Monday, July 31, 2006
Picture: Chukuyewlu Allen and 3-goal scorer, Dave Mendoza, juggle the ball while their teammates wait for their chance. This is how the team celebrated its first win ever-- by coming back to the Center after the game and playing more soccer. I think they like winning!
Street Soccer 945 of the Urban Ministry Center, represenatives to the Homeless World Cup 2005, defeated their opponent last Wednesday, July 25th, by a score of 6-3. The victory was the first in regulation in 45 tries dating back to September of 2004. In Febuary of 2005 the club (then Art Works Football Club) recorded the first official win when the other team failed to produce the minumum of five players necessary to compete. The club’s record in more than four seasons of local play and one international competition is 2 wins, 43 losses, and zero ties.
The majority of the players on the field and on the sideline could not appreciate the relief that Wednesday’s victory was. In fact, for 8 of the 12 players, the victory moved them to 1-1 overall. For Zenas Fewell, Craig Holly and Chukuyewlu Allen who had eack played through two winnless seasons, victory was sweet. But for Tony Kelley, Ray Isaac, Abdul Wright, and Andrey Wannamaker, the taste of victory was overshadowed by the pervading sense of disbelief. Tony and Ray both attended the very first practice ever held, Abdul joined during the firt season ever, and Andrey during the second season. All four experienced being “skunked” (0-9) at the world cup last year.
The coaches definitely anticipated a victory, but how it came about was true to the club’s nature: predicatably unpredictable.
First of all, old timers Abdul and Andrey, having moved off the street, are rarely around these days, and were a pleasant surprise on Wednesday as the team gathered for the game. It didn’t look like they would see the field much, nor did their fellow veterans, Ray Isaac, having retired to more of mentor and coaching role on the team, and Tony Kelley, recovering from a back injury and an anxiety attack. All that changed right before game-time when the coaches caught a whiff of marijauna as the team loaded on the van. Our team policy is very clear, if you are under the influence of any substance, you don’t play. We therefore scratched three starters from the match who had been dedicated attendees of practcie. The coaches’ forecast of victory now looked to have lost its foundation. In talking with the players, the coaches expressed their incomprehension, why? Why after dedicating so much time would you blow it? The response was, “We wanted to get hyped to play, to get in the zone, to win.” After this reply, we actually had a dialogue about why it might be advantageous or why it might be a problem to get high before a game. If nothing else, we came to an understanding that a rule is a rule, and the players suspended were, to their credit, good supporters of their teammates and accepted their suspension without complaint.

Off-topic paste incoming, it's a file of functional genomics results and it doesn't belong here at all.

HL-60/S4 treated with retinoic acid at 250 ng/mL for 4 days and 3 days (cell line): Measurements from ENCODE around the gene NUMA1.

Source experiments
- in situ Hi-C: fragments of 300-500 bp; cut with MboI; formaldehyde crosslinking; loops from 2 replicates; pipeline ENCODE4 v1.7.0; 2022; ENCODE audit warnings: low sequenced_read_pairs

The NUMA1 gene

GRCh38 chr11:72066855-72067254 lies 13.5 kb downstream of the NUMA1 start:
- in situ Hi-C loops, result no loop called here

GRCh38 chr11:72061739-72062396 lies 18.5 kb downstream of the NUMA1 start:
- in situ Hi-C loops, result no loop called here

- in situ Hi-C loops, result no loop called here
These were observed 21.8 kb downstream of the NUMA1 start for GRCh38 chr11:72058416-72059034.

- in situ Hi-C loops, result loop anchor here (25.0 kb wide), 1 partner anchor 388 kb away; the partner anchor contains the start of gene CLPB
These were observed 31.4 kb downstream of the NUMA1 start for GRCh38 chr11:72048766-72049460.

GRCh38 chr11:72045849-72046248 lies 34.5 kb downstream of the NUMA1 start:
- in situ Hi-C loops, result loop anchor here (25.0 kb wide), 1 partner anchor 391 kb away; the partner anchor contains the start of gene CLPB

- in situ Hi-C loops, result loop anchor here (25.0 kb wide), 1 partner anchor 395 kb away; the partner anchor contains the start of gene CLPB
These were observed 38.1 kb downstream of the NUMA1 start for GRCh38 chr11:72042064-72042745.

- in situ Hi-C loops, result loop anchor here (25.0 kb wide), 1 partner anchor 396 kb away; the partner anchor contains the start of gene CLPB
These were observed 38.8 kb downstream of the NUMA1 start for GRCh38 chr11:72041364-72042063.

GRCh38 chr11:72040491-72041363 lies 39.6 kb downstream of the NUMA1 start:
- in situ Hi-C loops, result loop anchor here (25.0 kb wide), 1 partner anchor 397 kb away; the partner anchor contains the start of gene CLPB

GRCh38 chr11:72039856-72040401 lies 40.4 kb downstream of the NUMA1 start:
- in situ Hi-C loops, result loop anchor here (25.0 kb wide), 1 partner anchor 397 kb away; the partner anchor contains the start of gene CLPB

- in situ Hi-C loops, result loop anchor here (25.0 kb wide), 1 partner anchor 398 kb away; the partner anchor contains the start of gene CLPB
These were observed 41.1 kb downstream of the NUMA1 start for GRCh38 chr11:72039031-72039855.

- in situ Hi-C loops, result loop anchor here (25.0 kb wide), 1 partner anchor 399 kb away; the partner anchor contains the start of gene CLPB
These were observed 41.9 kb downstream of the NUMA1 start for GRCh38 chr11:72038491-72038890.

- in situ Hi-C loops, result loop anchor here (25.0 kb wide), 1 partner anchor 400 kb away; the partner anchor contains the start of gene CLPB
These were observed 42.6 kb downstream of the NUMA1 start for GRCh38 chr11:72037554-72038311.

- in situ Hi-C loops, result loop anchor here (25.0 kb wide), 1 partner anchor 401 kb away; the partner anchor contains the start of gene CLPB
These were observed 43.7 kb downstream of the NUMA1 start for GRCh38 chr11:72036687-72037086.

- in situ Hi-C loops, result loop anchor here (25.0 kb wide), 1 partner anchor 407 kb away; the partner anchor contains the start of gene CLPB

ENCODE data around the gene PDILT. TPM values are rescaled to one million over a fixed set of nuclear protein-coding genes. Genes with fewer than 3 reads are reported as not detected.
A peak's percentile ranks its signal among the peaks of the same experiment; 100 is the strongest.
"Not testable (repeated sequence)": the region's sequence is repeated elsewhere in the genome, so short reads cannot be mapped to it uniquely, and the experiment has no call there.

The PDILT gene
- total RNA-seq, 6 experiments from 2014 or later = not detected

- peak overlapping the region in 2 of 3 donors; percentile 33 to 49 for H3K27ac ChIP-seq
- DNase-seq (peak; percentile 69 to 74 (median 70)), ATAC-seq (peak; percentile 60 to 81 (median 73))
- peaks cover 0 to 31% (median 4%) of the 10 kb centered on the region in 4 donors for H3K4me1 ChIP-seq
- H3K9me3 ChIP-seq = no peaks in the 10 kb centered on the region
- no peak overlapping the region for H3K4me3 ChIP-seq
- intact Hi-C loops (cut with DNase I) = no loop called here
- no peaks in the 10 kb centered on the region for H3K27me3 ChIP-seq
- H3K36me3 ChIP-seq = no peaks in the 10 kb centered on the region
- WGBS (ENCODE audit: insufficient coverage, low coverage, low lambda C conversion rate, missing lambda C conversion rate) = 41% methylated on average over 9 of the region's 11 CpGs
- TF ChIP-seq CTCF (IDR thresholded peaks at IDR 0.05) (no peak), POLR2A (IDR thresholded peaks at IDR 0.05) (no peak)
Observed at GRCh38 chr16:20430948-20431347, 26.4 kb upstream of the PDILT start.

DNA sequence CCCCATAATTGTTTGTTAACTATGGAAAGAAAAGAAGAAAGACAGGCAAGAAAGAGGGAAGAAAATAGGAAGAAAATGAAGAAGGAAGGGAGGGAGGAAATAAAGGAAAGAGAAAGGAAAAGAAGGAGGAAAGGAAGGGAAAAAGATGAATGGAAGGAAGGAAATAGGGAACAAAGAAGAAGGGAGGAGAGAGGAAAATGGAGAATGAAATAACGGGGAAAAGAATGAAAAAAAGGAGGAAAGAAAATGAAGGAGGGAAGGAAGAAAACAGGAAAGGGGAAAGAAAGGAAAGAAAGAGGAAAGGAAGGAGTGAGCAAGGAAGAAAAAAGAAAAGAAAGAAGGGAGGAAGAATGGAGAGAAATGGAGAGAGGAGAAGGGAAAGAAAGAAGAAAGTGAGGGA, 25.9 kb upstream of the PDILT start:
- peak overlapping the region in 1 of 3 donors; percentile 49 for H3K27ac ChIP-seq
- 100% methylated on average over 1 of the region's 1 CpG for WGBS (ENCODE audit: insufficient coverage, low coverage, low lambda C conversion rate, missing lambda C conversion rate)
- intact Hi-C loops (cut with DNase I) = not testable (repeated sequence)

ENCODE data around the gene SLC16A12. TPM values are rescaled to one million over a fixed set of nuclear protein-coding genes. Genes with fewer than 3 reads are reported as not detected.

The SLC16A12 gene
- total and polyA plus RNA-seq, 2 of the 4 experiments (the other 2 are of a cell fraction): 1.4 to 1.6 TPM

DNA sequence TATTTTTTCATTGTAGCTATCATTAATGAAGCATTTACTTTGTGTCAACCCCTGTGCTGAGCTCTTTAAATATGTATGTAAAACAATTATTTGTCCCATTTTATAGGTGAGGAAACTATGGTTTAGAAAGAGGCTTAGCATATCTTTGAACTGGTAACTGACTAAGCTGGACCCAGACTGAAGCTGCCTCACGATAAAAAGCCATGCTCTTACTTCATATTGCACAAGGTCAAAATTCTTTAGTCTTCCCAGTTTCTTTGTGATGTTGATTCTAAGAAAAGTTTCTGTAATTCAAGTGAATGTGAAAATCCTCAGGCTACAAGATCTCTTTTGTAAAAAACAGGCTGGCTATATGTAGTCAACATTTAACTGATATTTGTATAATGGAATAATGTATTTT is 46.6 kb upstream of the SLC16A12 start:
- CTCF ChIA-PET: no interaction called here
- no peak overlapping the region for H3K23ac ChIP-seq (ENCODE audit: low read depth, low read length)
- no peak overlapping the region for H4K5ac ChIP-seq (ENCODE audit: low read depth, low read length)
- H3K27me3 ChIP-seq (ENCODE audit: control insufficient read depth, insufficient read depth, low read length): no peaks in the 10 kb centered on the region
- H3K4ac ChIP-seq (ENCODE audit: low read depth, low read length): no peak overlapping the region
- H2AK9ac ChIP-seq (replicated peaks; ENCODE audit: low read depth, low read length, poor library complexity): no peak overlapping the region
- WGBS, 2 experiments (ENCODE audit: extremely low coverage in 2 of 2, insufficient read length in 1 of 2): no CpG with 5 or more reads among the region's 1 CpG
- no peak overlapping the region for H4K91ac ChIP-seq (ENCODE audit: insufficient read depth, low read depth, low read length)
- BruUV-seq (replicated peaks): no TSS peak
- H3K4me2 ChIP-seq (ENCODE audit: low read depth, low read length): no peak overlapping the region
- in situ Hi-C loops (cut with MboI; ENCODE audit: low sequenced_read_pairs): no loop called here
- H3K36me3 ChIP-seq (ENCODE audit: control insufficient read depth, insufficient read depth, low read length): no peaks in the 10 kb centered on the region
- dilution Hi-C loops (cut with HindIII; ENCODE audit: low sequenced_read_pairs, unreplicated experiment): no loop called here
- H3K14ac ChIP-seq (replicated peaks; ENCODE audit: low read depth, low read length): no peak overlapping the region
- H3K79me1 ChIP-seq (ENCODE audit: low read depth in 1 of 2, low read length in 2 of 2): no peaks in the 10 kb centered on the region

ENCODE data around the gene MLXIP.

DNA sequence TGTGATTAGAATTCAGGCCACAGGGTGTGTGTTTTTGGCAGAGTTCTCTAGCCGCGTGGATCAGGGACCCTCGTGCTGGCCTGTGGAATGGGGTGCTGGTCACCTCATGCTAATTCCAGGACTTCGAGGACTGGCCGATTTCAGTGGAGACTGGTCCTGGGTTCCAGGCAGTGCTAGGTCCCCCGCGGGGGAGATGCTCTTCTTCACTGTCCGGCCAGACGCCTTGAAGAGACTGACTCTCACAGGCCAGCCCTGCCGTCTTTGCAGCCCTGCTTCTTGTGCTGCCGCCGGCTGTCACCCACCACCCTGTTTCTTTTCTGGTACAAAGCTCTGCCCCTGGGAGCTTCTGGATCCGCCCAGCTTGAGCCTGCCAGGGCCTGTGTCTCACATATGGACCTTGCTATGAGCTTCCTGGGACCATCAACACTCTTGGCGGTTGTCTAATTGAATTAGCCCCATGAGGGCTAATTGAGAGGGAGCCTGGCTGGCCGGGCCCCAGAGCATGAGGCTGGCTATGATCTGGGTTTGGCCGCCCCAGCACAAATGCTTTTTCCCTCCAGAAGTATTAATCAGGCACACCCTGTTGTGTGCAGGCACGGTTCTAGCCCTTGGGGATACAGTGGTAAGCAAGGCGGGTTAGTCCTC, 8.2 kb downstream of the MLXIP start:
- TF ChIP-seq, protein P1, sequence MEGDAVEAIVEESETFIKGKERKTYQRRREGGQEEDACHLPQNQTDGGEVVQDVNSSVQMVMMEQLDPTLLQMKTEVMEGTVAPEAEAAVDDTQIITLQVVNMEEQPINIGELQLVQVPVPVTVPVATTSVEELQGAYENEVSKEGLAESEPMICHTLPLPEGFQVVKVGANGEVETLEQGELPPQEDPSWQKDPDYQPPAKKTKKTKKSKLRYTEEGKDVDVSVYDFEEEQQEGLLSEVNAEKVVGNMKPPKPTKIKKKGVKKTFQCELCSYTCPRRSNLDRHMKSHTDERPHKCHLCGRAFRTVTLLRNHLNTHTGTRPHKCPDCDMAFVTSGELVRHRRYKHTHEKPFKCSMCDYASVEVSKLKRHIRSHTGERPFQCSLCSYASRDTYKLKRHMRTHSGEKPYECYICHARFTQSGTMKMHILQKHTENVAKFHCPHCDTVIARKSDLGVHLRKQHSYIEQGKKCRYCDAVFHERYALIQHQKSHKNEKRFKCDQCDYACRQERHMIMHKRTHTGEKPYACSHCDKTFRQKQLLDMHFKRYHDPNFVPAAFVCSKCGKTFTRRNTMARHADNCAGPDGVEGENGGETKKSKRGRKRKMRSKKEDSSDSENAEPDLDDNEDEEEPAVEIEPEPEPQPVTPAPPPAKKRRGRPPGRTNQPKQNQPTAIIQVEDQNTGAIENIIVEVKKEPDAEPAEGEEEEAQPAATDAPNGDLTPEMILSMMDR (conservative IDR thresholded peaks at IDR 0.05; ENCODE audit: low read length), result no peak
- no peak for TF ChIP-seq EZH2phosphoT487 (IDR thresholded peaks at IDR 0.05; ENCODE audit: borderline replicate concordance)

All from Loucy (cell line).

Led by young striker, Dave Mendoza of Panama, the old timers held solid defensive ground. After a much anticipated but frustrating performance in the openning match of the season two weeks ago, Dave found his comfort zone and marked three goals to his credit, leading the team to victory in game in which they never trailed.
When the final whistle blew, Tony Kelley went bonkers, exclaiming in a loud world wrestling federation style voice that Street Soccer was now “champions of the world.” He began hugging the opponents and lifted one coach up in their air. He must have seemed derranged or juvenile or, at best, the antipathy of a gracious winner to our opponents or to the onlookers at the Sports Warehouse. How could they have any idea what a long, largely invisible, journey he had just completed, both on the field and off it?
Posted by Lawrence at 6:46 AM